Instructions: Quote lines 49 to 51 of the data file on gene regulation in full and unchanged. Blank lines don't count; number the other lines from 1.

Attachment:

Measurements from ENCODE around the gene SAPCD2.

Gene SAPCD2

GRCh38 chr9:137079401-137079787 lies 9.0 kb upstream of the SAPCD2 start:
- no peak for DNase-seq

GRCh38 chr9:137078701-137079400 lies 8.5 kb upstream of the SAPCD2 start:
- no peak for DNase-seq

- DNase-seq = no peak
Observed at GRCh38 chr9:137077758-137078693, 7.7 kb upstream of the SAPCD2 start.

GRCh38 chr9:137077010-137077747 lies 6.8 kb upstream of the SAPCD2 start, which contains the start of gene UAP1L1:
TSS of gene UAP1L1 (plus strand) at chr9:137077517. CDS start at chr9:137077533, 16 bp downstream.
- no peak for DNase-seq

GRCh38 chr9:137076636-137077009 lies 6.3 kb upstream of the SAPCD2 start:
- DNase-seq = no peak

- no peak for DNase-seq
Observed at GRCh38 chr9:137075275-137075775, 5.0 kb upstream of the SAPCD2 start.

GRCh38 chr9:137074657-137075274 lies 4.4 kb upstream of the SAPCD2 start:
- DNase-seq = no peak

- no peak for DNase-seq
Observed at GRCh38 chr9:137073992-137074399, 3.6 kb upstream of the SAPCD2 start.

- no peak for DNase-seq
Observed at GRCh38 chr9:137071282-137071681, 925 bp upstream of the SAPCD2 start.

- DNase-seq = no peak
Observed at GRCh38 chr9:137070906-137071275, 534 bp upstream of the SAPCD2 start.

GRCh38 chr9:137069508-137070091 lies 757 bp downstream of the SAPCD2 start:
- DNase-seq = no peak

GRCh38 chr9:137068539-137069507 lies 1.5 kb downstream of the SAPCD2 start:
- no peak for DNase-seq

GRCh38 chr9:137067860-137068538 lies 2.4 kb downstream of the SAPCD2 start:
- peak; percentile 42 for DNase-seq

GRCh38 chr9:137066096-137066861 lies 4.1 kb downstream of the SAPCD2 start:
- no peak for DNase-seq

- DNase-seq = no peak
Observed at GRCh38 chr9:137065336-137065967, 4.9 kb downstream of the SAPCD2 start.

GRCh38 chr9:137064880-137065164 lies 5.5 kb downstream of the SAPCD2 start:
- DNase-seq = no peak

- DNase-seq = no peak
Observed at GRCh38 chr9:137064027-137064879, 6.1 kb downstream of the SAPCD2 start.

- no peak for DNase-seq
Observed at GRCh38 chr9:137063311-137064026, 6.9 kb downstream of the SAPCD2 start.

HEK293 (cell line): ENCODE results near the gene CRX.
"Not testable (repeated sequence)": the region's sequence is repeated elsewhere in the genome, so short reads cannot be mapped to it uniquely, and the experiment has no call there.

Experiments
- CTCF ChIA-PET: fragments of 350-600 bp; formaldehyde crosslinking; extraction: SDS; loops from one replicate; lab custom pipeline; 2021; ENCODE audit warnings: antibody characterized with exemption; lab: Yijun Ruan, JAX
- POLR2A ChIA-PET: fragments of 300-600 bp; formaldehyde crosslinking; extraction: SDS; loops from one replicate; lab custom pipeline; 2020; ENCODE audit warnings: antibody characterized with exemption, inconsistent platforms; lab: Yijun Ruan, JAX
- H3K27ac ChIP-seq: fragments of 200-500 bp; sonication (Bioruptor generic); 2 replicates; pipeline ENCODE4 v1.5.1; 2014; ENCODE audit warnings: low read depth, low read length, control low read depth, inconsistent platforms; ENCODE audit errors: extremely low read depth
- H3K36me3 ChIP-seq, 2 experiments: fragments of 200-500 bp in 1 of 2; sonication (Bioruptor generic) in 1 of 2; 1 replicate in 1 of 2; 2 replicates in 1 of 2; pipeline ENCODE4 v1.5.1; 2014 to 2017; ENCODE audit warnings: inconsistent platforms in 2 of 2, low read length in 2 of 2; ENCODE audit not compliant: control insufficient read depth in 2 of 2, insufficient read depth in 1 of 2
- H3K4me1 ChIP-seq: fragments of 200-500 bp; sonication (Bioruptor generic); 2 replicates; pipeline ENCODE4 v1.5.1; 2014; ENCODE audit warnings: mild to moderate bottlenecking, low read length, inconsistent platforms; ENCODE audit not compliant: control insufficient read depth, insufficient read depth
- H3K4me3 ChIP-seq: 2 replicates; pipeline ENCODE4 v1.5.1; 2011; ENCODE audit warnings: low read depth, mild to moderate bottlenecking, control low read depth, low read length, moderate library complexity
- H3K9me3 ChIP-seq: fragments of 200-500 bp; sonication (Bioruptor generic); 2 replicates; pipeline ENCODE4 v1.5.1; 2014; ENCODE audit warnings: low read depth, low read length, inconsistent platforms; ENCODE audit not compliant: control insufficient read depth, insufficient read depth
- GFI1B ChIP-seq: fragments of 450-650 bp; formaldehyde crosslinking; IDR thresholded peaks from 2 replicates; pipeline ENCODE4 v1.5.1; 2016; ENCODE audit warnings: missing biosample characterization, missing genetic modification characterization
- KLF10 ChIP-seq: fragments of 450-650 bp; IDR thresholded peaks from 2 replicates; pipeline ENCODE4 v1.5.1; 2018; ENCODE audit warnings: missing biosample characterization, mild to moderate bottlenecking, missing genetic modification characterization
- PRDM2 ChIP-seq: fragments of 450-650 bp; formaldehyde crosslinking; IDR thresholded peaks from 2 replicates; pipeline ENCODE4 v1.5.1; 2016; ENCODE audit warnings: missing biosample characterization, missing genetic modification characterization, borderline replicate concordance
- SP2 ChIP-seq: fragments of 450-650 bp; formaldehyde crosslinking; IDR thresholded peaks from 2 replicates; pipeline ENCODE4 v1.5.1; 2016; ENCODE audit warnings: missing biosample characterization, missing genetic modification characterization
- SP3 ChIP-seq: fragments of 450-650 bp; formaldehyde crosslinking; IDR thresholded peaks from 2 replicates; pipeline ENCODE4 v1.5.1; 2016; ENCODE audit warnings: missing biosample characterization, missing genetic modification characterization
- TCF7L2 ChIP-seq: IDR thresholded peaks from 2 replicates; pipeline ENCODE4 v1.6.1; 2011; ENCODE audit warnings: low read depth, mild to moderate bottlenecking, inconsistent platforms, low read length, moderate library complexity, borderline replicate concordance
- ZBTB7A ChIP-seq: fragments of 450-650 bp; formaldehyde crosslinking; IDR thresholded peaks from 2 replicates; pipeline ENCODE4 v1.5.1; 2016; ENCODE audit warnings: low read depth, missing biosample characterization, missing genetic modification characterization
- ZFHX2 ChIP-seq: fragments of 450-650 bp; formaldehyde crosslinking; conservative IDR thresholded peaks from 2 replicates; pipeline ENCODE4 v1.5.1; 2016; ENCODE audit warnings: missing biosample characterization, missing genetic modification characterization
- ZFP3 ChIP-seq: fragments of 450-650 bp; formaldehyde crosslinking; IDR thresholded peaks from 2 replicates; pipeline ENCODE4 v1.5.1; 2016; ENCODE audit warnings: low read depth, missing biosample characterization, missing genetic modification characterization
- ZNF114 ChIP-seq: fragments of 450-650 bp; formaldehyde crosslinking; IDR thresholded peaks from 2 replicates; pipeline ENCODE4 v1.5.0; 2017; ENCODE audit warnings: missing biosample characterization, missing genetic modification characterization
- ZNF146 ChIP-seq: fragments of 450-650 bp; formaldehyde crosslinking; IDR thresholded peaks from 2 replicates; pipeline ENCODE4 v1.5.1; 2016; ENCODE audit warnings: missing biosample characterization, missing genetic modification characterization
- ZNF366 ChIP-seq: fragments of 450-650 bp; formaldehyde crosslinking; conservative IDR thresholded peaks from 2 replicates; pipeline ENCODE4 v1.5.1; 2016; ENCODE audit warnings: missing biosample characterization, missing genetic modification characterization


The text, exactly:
- H3K9me3 ChIP-seq: fragments of 200-500 bp; sonication (Bioruptor generic); 2 replicates; pipeline ENCODE4 v1.5.1; 2014; ENCODE audit warnings: low read depth, low read length, inconsistent platforms; ENCODE audit not compliant: control insufficient read depth, insufficient read depth
- GFI1B ChIP-seq: fragments of 450-650 bp; formaldehyde crosslinking; IDR thresholded peaks from 2 replicates; pipeline ENCODE4 v1.5.1; 2016; ENCODE audit warnings: missing biosample characterization, missing genetic modification characterization
- KLF10 ChIP-seq: fragments of 450-650 bp; IDR thresholded peaks from 2 replicates; pipeline ENCODE4 v1.5.1; 2018; ENCODE audit warnings: missing biosample characterization, mild to moderate bottlenecking, missing genetic modification characterization